Function of a Medication Aide

The purpose of the medication aide position is to provide a safe way for individuals other than licensed health care professionals (doctors, nurses, etc.) to administer medications to individuals who are not able to take medications by themselves. State laws control the activities of a medication aide. The purpose of these laws is to ensure the health, safety and welfare of people by providing for the accurate, cost-effective, efficient and safe utilization of medication aides to assist in administration of medications. Each state has different requirements for safe administration of medications. Some states allow unlicensed persons to provide medications, and some do not.

Medication aides assist with the provision of medications, which includes the following: giving or applying a dose of a medication to an individual according to the five rights, helping an individual in giving or applying medication according to the five rights, and accurately recording medication provision. Medication aides do not observe, monitor, report or otherwise take action regarding desired effects, side effects, interactions or contraindications associated with medications.

Direction and monitoring means the acceptance of responsibility for observing and taking appropriate action regarding any desired effects, side effects, interactions or contraindications associated with a medication. Direction and monitoring can be done by residents with the capability and capacity to make informed decisions about their medications, resident-specific caregivers or licensed health care professionals.

A medication aide may be registered on a medication aide registry. To be a medication aide in any setting, the individual may be required to pass a competency test. A competency test includes written questions and/or the demonstration of skills needed to provide medications. Testing is often done by different individuals in various work settings. States have different requirements regarding training hours and content. This manual is designed to cover the overall competencies necessary to provide people with medications in a safe, effective manner. Instructors must ensure the requirements of the state in which they are training are met.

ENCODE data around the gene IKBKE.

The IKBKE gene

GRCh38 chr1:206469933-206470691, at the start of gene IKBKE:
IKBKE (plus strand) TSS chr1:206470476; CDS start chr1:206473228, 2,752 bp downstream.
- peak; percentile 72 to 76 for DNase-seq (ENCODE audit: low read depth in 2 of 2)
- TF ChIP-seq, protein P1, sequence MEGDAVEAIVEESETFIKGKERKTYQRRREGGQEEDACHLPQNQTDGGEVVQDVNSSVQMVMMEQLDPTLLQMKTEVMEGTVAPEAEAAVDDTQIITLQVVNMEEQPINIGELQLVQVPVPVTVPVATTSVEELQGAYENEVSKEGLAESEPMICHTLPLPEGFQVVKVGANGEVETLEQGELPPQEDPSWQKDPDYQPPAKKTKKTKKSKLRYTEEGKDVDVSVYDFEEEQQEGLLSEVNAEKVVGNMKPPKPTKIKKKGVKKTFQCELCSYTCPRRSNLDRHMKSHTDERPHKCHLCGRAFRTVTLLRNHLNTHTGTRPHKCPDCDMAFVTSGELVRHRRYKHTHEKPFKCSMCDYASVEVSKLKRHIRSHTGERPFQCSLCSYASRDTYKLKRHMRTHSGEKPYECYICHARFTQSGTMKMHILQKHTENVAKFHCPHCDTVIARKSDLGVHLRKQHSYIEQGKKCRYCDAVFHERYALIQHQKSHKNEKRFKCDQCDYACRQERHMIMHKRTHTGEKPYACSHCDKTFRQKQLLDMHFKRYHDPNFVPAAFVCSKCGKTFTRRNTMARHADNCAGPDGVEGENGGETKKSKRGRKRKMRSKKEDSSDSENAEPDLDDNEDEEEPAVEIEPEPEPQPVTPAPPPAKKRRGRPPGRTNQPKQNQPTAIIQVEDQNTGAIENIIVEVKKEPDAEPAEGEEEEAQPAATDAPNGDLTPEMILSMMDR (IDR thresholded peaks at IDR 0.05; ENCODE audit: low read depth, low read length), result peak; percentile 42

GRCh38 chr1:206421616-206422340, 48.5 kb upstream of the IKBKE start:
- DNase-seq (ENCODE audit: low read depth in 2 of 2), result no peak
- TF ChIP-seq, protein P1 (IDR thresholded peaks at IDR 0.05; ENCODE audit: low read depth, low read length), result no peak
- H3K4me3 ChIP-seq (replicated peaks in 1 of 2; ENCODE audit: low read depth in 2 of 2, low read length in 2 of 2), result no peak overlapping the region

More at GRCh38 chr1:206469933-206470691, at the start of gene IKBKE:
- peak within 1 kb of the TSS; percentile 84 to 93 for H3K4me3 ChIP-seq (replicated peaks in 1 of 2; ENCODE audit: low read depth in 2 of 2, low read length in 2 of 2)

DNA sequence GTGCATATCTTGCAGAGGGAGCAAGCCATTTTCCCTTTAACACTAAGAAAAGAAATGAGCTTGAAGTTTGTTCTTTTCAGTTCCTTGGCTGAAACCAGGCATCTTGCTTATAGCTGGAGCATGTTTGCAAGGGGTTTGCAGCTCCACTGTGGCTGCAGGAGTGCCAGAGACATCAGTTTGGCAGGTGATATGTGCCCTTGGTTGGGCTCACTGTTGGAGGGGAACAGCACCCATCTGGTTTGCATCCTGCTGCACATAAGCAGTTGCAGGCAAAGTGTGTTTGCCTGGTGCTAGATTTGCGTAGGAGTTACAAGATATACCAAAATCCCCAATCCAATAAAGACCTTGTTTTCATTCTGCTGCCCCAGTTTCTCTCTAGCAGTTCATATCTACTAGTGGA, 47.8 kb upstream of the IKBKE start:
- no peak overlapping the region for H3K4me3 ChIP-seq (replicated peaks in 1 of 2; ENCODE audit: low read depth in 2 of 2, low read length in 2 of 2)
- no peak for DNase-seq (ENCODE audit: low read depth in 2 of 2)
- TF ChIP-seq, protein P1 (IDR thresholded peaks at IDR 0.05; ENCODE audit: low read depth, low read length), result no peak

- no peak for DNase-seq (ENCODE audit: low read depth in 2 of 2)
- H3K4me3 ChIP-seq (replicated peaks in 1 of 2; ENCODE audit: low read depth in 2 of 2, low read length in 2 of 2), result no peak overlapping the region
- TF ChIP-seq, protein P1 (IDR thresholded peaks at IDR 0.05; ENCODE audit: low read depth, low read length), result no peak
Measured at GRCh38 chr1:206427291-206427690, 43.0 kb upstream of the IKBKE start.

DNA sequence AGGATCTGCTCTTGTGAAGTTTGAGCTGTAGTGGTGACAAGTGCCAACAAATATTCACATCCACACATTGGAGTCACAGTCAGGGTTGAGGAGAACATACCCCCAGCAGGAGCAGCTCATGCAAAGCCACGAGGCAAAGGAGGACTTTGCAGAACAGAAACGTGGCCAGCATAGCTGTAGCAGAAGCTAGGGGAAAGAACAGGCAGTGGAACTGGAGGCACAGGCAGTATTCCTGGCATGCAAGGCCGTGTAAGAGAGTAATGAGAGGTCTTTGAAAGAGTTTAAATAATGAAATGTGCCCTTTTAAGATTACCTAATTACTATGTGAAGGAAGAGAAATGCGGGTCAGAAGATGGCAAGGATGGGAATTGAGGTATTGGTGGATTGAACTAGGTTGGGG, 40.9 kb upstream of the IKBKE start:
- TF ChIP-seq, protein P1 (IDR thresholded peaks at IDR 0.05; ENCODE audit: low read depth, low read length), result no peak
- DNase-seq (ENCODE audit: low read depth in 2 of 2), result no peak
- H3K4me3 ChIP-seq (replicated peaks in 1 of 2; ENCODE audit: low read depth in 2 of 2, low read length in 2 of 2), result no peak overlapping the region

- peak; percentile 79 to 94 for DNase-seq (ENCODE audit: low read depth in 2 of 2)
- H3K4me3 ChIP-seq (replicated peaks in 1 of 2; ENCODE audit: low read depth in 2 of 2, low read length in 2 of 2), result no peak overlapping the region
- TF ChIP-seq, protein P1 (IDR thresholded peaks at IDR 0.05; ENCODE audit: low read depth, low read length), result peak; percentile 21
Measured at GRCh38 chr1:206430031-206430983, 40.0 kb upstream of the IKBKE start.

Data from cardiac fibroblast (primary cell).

A medication aide may provide routine medications by the following, basic routes if direction and monitoring are provided: 1. Oral 2. Inhalation (inhalers, nebulizers, oxygen) 3. Topical 4. Instillation into the eyes, ears and nose.


Being safe with medications should be the medication aide’s primary concern when assisting with or providing medications to another person. Safety means following the five rights of medication administration. The five rights are giving the right medicine to the right person at the right time by the right route in the right dose. This is essential to maintain safety for the resident. Safety with medications also includes the ability to understand and follow directions. Some facilities may identify additional rights such as the right documentation or right reason for providing the medication.

Understanding and Following Directions

 Part of being safe with medications is the ability to understand and follow directions. In order to understand medication directions, there are some abbreviations and terms to learn.


Many abbreviations are used when administering medications. Abbreviations must be approved by the facility to be used. It is important to follow facility policies, or errors can occur. Some abbreviations can increase the risk for error, and care should be taken to minimize the chance for error.

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